Dubya getting the reprieve of short memories
by David Atkins
Americans have short memories, it seems:
For the first time since 2005, more Americans now view former President George W. Bush favorably than unfavorably, according to a Gallup poll released Tuesday.It would be a mistake to see these numbers as indicative of growing conservatism in the country. Most Americans still blame Bush for the economic crisis (even though it was actually a quite bipartisan push to deregulate the financial industry that caused it), and President Obama still has a 51% approval rating.
Forty-nine percent have a favorable view of Bush, while 46 percent view him unfavorably, the poll found. His ratings have risen by more than 10 points among both parties since he left office, with 84 percent of Republicans and 24 percent of Democrats now rating him favorably.
At Bush's lowest point, in 2008, just 32 percent of Americans rated him positively, according to Gallup. Like most recent presidents, however, he saw his numbers rise after leaving the White House.
Bush has largely stayed off the radar since he was president. When he made a public appearance for the dedication of his presidential library in April, several pollsters recorded the highest ratings for Bush in years, although most ratings were still net negatives.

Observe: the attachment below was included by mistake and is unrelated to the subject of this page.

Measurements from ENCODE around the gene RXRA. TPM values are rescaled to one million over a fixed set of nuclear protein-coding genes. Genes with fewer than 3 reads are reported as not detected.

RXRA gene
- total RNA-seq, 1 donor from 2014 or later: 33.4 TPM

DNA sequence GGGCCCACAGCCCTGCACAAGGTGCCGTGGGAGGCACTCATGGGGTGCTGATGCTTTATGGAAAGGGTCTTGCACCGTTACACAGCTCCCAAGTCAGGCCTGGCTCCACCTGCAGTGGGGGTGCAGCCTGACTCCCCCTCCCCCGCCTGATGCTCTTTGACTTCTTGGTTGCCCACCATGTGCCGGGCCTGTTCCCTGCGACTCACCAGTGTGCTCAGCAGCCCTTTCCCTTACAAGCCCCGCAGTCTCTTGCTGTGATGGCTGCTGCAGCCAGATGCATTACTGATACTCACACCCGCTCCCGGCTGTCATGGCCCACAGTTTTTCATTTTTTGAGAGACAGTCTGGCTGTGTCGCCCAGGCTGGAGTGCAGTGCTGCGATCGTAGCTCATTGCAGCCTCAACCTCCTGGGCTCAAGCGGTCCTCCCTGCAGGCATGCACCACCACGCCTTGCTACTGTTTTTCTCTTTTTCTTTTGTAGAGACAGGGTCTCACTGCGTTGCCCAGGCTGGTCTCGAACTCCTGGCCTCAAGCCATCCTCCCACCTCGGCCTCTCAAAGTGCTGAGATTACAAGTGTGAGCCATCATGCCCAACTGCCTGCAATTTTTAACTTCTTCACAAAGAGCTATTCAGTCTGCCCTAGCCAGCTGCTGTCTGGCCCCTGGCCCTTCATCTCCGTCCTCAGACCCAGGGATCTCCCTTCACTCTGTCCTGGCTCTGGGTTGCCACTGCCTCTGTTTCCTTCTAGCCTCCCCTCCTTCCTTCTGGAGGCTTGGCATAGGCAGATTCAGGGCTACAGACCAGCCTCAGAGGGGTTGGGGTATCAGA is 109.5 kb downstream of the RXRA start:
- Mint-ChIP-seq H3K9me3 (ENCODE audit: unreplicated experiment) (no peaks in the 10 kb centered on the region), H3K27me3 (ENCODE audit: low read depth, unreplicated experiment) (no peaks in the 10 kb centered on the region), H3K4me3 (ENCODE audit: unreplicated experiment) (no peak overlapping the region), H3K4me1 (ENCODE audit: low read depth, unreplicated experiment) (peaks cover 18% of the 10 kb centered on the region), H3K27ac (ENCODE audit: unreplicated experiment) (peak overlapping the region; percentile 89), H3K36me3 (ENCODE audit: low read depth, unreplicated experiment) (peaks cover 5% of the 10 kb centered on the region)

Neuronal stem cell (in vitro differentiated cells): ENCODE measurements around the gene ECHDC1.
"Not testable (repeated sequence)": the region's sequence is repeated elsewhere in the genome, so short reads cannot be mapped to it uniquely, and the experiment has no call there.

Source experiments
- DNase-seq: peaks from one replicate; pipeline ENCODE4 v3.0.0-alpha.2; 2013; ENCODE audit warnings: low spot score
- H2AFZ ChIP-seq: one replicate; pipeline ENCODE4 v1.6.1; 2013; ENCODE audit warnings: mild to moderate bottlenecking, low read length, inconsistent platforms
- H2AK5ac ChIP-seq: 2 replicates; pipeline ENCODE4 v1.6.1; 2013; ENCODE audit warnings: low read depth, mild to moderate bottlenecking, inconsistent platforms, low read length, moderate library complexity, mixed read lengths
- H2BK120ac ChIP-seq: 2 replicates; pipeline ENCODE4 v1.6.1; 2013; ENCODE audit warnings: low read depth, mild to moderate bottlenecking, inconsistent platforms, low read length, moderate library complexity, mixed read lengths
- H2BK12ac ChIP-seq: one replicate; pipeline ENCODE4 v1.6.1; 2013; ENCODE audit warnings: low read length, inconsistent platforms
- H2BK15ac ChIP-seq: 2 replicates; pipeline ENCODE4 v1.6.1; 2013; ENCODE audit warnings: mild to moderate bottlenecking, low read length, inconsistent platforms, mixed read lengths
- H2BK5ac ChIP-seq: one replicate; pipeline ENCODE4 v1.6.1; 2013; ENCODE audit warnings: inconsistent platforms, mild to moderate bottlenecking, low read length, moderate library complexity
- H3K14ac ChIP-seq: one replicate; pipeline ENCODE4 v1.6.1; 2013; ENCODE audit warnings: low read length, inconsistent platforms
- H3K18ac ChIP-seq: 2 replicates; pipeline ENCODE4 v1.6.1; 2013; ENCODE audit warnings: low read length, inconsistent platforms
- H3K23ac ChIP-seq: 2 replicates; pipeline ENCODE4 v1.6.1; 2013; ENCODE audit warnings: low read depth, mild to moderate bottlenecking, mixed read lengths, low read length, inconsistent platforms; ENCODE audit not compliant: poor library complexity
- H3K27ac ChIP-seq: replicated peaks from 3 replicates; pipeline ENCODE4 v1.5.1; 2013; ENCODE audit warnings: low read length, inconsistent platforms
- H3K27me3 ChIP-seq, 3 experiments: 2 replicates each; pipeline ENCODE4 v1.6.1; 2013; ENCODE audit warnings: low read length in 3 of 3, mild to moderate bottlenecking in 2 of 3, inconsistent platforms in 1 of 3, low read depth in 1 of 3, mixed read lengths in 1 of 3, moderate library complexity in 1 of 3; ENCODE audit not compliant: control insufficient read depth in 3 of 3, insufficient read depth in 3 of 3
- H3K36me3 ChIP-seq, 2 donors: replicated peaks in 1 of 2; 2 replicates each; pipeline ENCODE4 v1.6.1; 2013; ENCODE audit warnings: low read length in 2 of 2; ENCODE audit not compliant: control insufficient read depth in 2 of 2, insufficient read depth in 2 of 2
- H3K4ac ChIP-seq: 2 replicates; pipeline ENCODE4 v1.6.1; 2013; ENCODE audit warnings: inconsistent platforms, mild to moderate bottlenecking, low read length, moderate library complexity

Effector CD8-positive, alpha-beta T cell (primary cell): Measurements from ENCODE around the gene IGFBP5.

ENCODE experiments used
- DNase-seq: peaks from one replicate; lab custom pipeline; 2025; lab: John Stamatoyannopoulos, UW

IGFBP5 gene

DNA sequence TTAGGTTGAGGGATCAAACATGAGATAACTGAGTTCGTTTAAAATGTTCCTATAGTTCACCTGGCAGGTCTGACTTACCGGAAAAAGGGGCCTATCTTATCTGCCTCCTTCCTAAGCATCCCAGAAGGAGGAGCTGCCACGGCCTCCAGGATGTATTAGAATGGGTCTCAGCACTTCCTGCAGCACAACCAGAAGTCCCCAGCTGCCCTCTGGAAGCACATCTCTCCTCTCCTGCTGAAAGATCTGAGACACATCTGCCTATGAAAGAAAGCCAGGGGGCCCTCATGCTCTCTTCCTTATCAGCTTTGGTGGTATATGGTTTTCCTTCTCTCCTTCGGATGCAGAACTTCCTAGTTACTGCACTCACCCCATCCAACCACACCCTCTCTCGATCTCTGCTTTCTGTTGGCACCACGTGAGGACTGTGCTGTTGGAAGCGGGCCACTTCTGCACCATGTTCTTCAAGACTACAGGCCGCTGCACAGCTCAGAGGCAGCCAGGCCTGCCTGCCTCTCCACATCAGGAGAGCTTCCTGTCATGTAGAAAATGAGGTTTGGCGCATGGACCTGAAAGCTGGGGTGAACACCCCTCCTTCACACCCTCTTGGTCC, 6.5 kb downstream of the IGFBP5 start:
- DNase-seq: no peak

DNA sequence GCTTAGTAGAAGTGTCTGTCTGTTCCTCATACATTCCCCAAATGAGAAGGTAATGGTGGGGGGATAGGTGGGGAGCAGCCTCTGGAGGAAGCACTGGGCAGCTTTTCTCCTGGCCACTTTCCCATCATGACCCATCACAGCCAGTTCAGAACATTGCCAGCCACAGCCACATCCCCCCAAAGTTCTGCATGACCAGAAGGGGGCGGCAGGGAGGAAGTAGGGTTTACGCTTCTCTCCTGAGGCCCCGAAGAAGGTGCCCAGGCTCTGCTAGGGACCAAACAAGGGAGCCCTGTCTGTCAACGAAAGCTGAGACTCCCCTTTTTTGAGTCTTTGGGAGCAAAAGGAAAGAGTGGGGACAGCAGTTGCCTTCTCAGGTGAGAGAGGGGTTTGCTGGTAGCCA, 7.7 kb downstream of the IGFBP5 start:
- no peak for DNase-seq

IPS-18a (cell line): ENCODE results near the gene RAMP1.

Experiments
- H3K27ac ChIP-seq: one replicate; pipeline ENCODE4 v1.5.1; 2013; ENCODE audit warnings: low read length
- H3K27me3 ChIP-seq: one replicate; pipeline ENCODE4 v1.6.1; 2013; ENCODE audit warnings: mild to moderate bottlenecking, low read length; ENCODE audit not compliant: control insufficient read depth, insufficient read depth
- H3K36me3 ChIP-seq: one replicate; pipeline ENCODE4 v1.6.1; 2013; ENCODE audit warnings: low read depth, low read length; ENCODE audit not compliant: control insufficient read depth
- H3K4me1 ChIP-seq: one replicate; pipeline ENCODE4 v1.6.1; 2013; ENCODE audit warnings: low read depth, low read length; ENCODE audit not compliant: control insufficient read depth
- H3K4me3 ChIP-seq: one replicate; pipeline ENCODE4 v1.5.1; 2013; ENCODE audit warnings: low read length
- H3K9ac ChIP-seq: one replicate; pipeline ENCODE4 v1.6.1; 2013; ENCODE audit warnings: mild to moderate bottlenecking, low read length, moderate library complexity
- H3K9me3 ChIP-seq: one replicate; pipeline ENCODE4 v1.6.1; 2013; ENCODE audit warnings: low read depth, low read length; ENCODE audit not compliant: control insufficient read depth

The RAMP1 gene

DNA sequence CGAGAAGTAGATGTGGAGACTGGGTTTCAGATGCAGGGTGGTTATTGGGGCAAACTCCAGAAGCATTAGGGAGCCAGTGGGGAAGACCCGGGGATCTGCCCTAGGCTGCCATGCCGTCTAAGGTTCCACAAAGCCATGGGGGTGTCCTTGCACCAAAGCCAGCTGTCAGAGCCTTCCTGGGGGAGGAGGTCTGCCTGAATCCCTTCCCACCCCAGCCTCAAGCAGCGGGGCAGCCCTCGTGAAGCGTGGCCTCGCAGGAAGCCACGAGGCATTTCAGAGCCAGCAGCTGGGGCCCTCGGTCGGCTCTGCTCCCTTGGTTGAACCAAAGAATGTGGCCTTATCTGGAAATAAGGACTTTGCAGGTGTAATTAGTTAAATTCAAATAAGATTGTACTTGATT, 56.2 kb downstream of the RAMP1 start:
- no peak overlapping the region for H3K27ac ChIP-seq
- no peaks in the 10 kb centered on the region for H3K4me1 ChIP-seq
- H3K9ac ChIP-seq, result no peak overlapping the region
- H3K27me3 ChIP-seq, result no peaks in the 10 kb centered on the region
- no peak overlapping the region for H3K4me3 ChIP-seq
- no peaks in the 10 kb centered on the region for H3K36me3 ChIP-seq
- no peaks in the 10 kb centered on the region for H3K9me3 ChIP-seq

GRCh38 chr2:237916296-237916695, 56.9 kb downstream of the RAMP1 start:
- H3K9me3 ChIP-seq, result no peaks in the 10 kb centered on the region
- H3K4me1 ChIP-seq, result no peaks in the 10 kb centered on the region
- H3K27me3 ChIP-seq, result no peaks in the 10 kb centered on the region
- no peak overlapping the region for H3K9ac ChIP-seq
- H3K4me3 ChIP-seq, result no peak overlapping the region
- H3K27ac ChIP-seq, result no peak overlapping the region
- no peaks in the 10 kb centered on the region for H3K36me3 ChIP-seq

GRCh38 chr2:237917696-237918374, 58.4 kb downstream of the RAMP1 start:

"The recovery in Bush's image is not unexpected, given that Americans generally view former presidents positively," Gallup's Jeffrey M. Jones notes in the poll's release. "Gallup's favorable ratings for Ronald Reagan, Jimmy Carter, George H.W. Bush, and Bill Clinton all exceeded 60% when last measured."
"But Bush's image improved more from 2009 to 2010 than it has in the past three years," he wrote, "even with a recent round of positive publicity from the opening of his presidential library, so that is not a guarantee he will see the 60%+ favorable ratings enjoyed by other former presidents anytime soon."
They are indicative, however, of the dynamic that makes politicians so eager to "look forward not backward" and refuse to hold individuals in power accountable for wrongdoing. Americans are an optimistic lot, and we don't like to dwell on history. Unfortunately, that also makes us easy targets to relive the horrors of the past again and again while learning almost nothing from them.